Just fine. So first, I typically always like to ask this one, but any read into the mix in particular through devices and supplies? It looks like supplies was a bit higher than what we expected. Is that just a function of utilization?

Dan Moorhead -- Chief Financial Officer

Yes, it's pretty close to normal. We're running 25/75, and it was 74% in Q1. We talked about Q4 sometimes having a little bit of a variance, but generally we should be in kind of that 25/75 range.

Jeffrey Cohen -- Ladenburg Thalmann -- Analyst

Okay, got it. And can you talk a little bit about where you're seeing traction? I know that Q1's a little wonky with the providers out there. But do you see more traction between more doctors than your sales force is getting into, better new starts or you're seeing more traction with the existing physicians that are now higher prescribing in the territories.

Thomas Sandgaard -- Chairman of the Board, President, and Chief Executive Officer

Yes, I think things normalized, meaning that clinics, doctors found a way in terms of dealing with patients as well as dealing with sales representatives that changed from the second quarter and into the second half of last year. So what we saw from the end of last year and into the first quarter here was about the same. So it's entirely a reflection of that. A lot of our new sales reps are now beginning to start sending in some real orders. That's really what you've seen here. We probably need another three or four months before we'll see significant changes in terms of how easy it will be for our sales force to come in and do in-services and show up without masks and just move around more freely, try to grab doctors in the hallway. Sometimes that's what opens up a new account, etc. So it's entirely a reflection of the sales reputations we have made right now, and especially the percentage growth we're going to see in the second quarter is a reflection of that second quarter last year, it was a little rough on us in terms of orders and we still keep increasing orders very dramatically.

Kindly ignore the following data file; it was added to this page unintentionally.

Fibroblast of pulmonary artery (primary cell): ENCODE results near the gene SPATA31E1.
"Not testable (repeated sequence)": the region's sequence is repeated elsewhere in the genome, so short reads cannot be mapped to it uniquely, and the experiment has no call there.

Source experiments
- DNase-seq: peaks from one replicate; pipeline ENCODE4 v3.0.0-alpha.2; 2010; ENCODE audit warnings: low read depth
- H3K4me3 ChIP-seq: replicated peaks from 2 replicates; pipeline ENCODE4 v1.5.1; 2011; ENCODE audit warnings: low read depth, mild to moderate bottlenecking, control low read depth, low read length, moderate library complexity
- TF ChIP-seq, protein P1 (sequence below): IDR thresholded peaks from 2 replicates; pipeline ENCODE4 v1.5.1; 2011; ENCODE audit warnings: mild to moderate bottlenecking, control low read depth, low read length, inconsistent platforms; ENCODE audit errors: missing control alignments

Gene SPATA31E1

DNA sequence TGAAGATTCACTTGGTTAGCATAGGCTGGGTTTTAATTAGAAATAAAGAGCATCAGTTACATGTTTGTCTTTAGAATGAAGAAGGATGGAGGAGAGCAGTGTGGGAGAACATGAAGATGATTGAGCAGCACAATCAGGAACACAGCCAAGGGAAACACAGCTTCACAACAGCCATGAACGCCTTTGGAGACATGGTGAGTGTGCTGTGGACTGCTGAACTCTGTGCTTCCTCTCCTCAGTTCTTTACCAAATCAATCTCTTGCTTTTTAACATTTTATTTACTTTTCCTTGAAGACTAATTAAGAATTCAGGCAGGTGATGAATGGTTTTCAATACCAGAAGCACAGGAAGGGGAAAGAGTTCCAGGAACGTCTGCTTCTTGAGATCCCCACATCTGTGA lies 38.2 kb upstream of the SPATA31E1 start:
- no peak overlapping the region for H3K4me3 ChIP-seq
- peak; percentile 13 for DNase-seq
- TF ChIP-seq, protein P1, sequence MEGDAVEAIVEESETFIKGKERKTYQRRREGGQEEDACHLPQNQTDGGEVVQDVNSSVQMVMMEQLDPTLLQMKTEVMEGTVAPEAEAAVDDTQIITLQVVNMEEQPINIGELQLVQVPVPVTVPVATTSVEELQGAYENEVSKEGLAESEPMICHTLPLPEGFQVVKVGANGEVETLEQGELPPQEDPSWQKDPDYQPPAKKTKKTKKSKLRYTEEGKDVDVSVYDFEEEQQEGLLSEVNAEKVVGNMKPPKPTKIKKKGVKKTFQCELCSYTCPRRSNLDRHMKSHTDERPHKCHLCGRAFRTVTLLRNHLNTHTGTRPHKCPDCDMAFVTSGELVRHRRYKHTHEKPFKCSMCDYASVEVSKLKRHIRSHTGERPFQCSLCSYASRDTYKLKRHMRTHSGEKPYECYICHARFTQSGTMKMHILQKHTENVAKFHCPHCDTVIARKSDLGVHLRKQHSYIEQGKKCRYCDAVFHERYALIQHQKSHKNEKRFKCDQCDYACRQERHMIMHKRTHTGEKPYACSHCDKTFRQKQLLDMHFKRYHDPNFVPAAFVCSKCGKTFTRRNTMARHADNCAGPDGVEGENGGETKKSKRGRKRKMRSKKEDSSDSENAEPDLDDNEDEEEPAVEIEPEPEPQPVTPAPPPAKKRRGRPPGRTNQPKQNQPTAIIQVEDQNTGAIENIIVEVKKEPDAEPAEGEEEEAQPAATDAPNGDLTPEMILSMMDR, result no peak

Jeffrey Cohen -- Ladenburg Thalmann -- Analyst

Okay, got it. And then lastly for me, any commentary on the blood volume as far as the 1500 unit. Is there a particular number that you're planning on producing during 2021? And then what's that look like for the 1600? Is that something planned for 2022?

Thomas Sandgaard -- Chairman of the Board, President, and Chief Executive Officer

I'm thinking -- so the engineering efforts and manufacturing is two separate animals. In terms of the CM-1500, we made enough so we can finish up about 130 of those. For the most these days, it goes out on clinical studies and just to be placed in hospitals for them to get used to it and maybe eventually keep it with an invoice being sent to them. And how long -- how many of those we need to make will literally depend on how the next generation -- how fast we can get them done. I have a feeling as I look at it now, we're already looking at a CM-1700 that the CM-1600 could well be more of a stepping stone to get quickly to the CM-1700. But again, in terms of how many we'll sell, meaning how many we'll need to make of the 1500 to some degree depends on how fast we can be ready was the 1600 or the 1700.